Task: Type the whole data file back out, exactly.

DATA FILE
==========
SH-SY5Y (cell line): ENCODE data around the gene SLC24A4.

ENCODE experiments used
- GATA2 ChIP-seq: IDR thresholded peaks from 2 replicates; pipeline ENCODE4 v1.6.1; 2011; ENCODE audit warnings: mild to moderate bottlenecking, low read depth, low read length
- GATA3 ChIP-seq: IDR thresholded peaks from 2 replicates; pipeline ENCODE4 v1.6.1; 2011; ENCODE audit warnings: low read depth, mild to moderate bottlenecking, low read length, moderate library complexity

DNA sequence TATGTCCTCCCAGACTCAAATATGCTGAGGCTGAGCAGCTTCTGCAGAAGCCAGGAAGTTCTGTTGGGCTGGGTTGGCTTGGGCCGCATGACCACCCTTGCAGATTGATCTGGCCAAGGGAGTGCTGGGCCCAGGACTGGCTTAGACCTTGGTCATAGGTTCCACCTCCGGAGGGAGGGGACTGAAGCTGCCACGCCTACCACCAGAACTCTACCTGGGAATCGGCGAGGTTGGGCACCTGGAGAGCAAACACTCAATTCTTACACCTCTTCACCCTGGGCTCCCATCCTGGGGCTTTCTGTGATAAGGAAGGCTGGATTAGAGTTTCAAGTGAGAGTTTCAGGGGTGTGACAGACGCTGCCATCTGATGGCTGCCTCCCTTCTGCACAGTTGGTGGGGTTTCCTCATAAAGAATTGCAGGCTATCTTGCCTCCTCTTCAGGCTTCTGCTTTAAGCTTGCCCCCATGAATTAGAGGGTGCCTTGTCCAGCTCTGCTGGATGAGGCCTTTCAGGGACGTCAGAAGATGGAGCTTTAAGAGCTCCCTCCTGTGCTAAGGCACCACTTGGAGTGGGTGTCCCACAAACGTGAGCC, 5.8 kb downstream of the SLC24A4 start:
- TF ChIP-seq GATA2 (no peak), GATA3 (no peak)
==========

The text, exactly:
SH-SY5Y (cell line): ENCODE data around the gene SLC24A4.

ENCODE experiments used
- GATA2 ChIP-seq: IDR thresholded peaks from 2 replicates; pipeline ENCODE4 v1.6.1; 2011; ENCODE audit warnings: mild to moderate bottlenecking, low read depth, low read length
- GATA3 ChIP-seq: IDR thresholded peaks from 2 replicates; pipeline ENCODE4 v1.6.1; 2011; ENCODE audit warnings: low read depth, mild to moderate bottlenecking, low read length, moderate library complexity

DNA sequence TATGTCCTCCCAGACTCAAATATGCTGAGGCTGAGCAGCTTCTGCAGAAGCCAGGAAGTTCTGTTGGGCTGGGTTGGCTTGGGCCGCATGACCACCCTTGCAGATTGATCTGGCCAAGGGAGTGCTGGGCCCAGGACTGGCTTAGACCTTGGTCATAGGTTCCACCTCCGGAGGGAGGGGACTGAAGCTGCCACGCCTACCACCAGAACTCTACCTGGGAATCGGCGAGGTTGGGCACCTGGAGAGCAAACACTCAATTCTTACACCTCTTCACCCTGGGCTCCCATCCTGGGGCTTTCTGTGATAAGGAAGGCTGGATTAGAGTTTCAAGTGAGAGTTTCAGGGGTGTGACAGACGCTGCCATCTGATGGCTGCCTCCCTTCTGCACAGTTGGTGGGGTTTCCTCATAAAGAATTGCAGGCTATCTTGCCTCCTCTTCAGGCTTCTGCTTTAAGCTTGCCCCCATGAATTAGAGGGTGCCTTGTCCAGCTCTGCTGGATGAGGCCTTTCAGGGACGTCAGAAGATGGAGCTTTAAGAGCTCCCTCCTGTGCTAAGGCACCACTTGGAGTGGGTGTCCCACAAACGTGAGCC, 5.8 kb downstream of the SLC24A4 start:
- TF ChIP-seq GATA2 (no peak), GATA3 (no peak)